The building is also linked with tunnels stretching from the beer cellar to nearby St. Albans Cathedral because the facility was reportedly frequented by monks. English statesman Oliver Cromwell is also believed to have spent a night at the inn during the Civil War of 1642-1651.

Owner Christo Tofalli said that the closure came following “a sustained period of extremely challenging trading conditions.” He cited the rising business rates and taxes, as well small profit margins that were exacerbated by the pandemic.

The historic pub – whose age remains a topic of debate – is one of the thousands of licensed premises that were forced to permanently close because of the pandemic: Nearly 10,000 restaurants, pubs and clubs shuttered their doors in 2020.

Tofalli said that despite how recent British health measures did not stop pubs from operating, the new omicron wave forced many people to stay at home. Also, efforts to save the pub didn’t materialize, such as a GoFundMe page that raised nearly $4,500 before it stopped accepting donations.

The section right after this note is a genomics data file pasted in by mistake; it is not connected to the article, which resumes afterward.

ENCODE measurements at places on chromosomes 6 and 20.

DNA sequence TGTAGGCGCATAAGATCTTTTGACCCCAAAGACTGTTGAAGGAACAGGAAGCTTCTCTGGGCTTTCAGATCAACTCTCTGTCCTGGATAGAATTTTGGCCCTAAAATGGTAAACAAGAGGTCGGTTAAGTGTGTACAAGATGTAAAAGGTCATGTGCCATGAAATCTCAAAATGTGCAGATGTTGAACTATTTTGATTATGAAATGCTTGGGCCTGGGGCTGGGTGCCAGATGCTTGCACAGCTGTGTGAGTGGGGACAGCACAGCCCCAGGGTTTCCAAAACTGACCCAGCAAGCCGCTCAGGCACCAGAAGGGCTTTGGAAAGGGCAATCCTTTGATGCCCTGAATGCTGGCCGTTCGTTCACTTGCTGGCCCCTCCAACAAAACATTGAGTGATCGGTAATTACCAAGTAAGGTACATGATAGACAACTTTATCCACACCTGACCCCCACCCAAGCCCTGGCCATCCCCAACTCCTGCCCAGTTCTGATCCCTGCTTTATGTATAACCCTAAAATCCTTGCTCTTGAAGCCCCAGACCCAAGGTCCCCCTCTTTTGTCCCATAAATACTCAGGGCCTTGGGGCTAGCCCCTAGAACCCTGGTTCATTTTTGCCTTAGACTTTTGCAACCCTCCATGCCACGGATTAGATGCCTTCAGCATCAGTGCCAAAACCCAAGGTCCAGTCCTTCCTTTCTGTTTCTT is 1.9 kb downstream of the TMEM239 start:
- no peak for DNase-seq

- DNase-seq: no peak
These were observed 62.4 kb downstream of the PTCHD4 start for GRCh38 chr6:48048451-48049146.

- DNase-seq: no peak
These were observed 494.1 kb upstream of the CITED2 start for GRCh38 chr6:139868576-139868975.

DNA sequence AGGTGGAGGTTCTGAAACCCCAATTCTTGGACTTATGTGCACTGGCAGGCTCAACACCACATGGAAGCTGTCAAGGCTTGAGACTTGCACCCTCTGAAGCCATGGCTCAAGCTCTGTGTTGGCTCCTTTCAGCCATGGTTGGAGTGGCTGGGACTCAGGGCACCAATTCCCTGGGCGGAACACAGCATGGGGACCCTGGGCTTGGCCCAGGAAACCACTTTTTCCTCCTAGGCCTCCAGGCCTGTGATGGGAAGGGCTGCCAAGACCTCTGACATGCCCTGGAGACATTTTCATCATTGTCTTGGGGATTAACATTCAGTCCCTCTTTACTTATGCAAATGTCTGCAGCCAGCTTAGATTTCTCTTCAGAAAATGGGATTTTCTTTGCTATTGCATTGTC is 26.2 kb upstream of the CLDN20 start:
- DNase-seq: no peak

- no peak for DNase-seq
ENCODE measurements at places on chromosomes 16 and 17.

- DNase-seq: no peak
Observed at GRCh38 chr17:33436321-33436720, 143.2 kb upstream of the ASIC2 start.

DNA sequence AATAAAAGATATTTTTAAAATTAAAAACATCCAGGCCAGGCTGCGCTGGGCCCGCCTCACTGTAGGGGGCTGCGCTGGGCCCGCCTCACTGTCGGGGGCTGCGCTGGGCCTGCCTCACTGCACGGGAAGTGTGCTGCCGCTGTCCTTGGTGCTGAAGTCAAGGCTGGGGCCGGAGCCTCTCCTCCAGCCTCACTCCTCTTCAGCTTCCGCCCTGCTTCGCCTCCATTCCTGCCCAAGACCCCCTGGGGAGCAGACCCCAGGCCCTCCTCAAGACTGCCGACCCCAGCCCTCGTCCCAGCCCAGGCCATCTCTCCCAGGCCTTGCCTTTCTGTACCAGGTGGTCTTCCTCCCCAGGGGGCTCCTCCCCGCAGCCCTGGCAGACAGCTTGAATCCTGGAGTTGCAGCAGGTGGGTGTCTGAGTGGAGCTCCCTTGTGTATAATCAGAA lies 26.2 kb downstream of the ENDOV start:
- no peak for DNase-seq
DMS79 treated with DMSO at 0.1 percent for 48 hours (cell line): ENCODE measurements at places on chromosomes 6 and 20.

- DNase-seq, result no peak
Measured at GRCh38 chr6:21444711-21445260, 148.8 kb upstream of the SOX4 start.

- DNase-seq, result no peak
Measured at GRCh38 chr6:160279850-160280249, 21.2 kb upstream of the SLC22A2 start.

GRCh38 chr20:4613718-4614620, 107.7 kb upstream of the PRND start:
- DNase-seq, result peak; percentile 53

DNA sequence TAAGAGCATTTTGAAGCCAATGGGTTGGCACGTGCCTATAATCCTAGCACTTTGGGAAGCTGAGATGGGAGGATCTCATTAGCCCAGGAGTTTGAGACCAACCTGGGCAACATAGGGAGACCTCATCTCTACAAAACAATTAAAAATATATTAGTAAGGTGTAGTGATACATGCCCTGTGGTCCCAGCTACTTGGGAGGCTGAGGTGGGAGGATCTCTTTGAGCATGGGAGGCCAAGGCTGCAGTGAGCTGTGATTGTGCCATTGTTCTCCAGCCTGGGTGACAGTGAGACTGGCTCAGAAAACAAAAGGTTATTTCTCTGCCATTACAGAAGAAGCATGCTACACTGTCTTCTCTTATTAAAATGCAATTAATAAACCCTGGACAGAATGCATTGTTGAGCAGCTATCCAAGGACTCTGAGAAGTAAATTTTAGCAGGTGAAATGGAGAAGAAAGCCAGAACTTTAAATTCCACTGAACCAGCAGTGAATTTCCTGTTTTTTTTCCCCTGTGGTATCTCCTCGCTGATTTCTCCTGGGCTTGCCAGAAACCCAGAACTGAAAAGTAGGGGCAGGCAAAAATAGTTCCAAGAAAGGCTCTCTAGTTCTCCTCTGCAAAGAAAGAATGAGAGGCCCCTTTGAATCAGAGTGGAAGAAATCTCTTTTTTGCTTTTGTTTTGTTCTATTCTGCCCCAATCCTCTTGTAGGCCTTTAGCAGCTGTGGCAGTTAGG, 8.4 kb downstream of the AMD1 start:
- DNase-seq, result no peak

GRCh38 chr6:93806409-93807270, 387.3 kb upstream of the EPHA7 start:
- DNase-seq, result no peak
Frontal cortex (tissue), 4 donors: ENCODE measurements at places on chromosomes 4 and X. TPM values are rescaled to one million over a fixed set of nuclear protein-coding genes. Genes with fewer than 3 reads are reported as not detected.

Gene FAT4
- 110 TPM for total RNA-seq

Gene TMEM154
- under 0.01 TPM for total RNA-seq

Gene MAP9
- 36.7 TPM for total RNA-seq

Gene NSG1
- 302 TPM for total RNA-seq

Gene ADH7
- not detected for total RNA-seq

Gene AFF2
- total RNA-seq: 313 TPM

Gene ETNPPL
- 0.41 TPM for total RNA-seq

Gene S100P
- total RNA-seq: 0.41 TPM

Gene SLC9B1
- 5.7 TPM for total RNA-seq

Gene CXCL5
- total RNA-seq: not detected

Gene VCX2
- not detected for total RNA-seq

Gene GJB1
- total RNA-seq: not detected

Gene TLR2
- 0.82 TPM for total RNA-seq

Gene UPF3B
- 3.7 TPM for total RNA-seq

Still, he added that he was working with brewery owners Mitchells & Butlers “to lessen the impact” of the pub’s closure and hopefully, eventually, reopen it.

DISCOVERIES

As the Crow Sweeps

More than one billion cigarette butts are discarded on Swedish streets each year, which make up about 62 percent of all litter in Sweden, according to the Keep Sweden Tidy Foundation.

Now, a startup in Södertälje is planning to sweep up the city’s streets using trained crows, the Guardian reported.

Corvid Cleaning is conducting a pilot project in Södertälje, located near the capital, using New Caledonian crows – a member of the corvid family of birds.

Previous research has shown that these crows are as good at reasoning as a seven-year-old child, and are possibly the smartest avians for this kind of job.